LET US LIVE WHAT WE SING
It would be impossible to calculate that part of the wealth of the Church which is resident in her hymnody. Congregations singing with grace in their hearts to the Lord engage in an act of worship worthy of the cherubim.
Our hymns for the most part are full of good truth and good doctrine and often, like the Psalms of David, speak the universal language of the should, thereby furnishing us with the menas of saying with our lips what our hearts have tried vainly to express.
Repeated singing of the hymns of the Church serves to fix them firmly in our minds; thus without =conscious effort we have, through the years, accumulated in our memories a vast store of hymns and spiritual songs.
How many times in the dark night of our experience, when tested almost beyond endurance, has the Lord reassured us as we found ourselves singing in our soul:
“Fear not, I am with thee, Oh, be not dismayed,
For I am thy God, I will still give thee aid;
I’ll strengthen thee, help thee, and cause thee to stand,
Upheld by My gracious omnipotent hand.”
If not these words, then some others have come to us out of that treasure of which we are scarcely aware, and have become to us literally “songs in the night.”
But with our hymns, as with everything else, there is danger in familiarity. We are likely to take them for granted. We sing them so automatically that they do not mean to us all that they could and should. Equally as bad is the possibility of singing far beyond our own experience, and remaining unconcerned about the disparity.
In some of our hymns and songs we make promises to the Lord, in others we identify ourselves with Him, and in yet others we rejoice, we worship, we trust-and all this while our lives “are trailing in sordid dust.”
How many of us coldly sing “Tis burning in my soul!” Or it may be that one, who during the week has been out on devious detours from the highway of holiness, finds himself unconsciously and untruthfully singing on Sunday morning “Where He leads me I will follow,” or “Tis so sweet to walk with Jesus.”
How many have forgotten in the heat of some fiery trial, that only the Sunday before they had stood to sing, “Ready ot suffer grief or pain, Ready to stand the test…” and how many, content with heir own carnality, take up the refrain, “I long, Oh, I long to be holy.”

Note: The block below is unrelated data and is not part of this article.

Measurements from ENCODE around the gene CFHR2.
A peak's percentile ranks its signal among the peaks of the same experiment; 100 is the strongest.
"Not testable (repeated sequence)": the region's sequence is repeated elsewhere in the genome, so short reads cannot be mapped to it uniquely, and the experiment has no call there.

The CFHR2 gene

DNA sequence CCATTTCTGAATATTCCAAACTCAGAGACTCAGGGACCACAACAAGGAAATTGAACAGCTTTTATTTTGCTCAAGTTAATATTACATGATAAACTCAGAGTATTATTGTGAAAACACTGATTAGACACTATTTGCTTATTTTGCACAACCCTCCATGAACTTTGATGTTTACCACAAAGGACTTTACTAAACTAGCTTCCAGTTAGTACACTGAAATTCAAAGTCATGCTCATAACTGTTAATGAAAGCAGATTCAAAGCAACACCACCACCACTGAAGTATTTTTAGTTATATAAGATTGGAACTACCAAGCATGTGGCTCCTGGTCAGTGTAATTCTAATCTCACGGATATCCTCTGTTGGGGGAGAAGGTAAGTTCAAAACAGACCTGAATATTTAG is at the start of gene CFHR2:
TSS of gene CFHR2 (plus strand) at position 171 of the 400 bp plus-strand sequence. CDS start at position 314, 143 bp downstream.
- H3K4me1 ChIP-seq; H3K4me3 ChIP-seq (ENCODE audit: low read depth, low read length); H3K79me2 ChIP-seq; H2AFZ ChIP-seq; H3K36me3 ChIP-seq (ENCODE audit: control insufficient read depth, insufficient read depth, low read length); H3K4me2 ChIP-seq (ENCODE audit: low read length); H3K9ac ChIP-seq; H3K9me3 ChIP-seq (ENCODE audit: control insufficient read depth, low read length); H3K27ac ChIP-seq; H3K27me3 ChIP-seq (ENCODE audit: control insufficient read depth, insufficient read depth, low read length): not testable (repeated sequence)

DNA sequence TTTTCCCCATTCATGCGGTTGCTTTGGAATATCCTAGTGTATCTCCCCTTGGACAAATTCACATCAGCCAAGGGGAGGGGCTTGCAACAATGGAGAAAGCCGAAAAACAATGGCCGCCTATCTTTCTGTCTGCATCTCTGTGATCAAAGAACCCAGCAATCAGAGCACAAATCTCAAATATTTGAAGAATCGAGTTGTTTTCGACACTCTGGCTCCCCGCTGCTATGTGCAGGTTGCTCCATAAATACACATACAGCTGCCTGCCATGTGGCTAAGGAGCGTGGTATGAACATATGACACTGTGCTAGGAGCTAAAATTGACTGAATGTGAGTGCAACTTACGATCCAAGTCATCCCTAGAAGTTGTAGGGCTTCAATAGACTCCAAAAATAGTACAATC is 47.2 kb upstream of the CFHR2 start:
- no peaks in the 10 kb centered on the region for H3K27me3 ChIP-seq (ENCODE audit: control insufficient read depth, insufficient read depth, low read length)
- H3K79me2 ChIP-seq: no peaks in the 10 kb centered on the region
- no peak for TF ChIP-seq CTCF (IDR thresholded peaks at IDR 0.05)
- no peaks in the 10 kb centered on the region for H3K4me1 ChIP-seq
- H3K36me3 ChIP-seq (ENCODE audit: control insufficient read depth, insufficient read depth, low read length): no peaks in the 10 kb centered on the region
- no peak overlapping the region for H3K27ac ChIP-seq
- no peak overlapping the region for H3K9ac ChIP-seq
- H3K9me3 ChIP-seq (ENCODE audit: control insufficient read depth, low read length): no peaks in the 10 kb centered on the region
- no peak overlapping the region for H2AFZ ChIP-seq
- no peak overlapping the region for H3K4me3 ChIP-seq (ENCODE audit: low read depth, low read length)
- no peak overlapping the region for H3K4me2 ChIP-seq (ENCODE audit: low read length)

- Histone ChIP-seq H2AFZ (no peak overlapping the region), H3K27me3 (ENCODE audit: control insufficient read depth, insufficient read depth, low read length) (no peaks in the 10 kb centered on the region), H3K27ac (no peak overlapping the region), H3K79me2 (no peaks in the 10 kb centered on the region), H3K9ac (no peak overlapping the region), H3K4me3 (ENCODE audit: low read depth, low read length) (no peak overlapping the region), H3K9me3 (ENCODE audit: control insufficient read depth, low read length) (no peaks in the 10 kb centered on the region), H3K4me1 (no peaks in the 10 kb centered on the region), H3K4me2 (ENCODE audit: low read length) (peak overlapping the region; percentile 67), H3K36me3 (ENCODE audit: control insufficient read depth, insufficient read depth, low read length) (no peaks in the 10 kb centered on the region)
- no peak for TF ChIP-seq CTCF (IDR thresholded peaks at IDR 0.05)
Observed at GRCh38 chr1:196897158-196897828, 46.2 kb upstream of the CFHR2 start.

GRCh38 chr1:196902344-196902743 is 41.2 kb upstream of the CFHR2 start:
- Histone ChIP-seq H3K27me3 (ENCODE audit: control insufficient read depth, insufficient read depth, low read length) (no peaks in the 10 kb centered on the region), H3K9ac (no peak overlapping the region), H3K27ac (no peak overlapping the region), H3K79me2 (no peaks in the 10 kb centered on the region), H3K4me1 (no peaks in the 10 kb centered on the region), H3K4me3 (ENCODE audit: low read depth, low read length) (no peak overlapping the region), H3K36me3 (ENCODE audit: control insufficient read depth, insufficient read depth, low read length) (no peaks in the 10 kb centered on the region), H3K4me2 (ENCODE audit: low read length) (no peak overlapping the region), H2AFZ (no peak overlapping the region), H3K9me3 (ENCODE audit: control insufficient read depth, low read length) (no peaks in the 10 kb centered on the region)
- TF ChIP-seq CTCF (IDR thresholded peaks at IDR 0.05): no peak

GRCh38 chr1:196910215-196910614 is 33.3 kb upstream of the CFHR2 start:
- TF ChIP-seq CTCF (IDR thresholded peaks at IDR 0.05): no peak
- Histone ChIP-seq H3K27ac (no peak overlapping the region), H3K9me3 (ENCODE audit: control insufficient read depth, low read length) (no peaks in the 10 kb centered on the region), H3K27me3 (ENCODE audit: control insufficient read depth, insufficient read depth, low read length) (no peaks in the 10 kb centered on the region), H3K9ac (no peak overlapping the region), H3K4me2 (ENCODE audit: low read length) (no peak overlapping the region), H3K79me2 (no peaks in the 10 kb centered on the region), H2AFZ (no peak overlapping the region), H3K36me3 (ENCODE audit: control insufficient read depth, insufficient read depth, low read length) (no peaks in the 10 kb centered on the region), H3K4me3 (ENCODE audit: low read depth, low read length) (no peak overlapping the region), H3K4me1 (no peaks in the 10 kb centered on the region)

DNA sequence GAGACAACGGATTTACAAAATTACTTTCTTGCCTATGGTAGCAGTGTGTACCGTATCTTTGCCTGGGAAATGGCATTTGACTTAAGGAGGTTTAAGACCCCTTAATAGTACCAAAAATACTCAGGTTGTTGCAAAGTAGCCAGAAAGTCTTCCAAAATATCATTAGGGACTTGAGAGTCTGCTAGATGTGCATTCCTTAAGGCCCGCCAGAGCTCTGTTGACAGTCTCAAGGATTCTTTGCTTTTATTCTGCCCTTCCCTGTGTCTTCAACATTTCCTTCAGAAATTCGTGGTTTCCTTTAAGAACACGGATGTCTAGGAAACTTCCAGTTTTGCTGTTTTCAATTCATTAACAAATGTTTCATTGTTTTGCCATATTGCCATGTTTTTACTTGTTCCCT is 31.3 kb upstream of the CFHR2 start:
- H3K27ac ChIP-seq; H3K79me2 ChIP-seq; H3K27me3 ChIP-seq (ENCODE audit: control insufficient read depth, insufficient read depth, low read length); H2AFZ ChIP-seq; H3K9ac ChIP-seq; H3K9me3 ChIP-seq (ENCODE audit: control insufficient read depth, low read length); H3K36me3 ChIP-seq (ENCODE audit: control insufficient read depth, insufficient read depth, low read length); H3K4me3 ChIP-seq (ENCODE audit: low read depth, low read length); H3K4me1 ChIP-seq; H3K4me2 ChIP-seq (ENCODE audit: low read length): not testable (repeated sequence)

In a day of jet-propulsion, when even the ministry has become air=borne (but not with wings like eagles), we breathlessly rush into the sanctuary and sing to ourselves good advice that we do not heed, “Take time to be holy,” and though guilty of long-interrupted devotions, continue with the words, “Speak oft with thy Lord.”
“O Thou in whose presence my soul takes delight” is sung by thousands who have not taken pains to cultivate that Presence and will not do so because they would be uncomfortable in it.
How often we sing “I’ve enlisted for life in the army of the Lord,” when in reality we are superannuated soldiers who for the most part have been non-combatants; yet without missing a note we boast “At the front of the battle you will find me.”
“I’ll live my life the world around, in presence or in prayer,” we often sing, when the truth is that our spiritual geography and prayer expeditions are limited to the range of our own little horizon.
There are times when out of downright honesty we ought to refrain from singing “Nothing between my soul and the Saviour.” Should we stand convicted by the words we cannot truthfully sing, we ought then and there to settle the matter that has long stood between our Lord and us.
We owe a great debt to those who have in our hymns bequeathed to us such a rich and precious heritage. Let us make the best possible use of our inheritance, and be done with merely parroting the words that should be sung only with depths of reverent meaning. Like Paul, let us determine that we shall sing “with the spirit…and with the understanding also.” Then with hearts tuned to sing His praise, come into His presence singing as we have never sung before-
Oh, worship the King, all glorious above,
And gratefully sing His wonderful love;
Our Shield and Defender, the Ancient of days,
Pavilioned in splendor, and girded with praise.”
TOZER EDITORIAL: LET US LIVE WHAT WE SING is from Alliance Weekly 16 December 1950. This may not actually be an editorial from Dr. Tozer, the initials R.W.B. at the end may signify another writer although not stated in the magazine nor has it ever been published in any of Tozer’s books. It is still a very good article.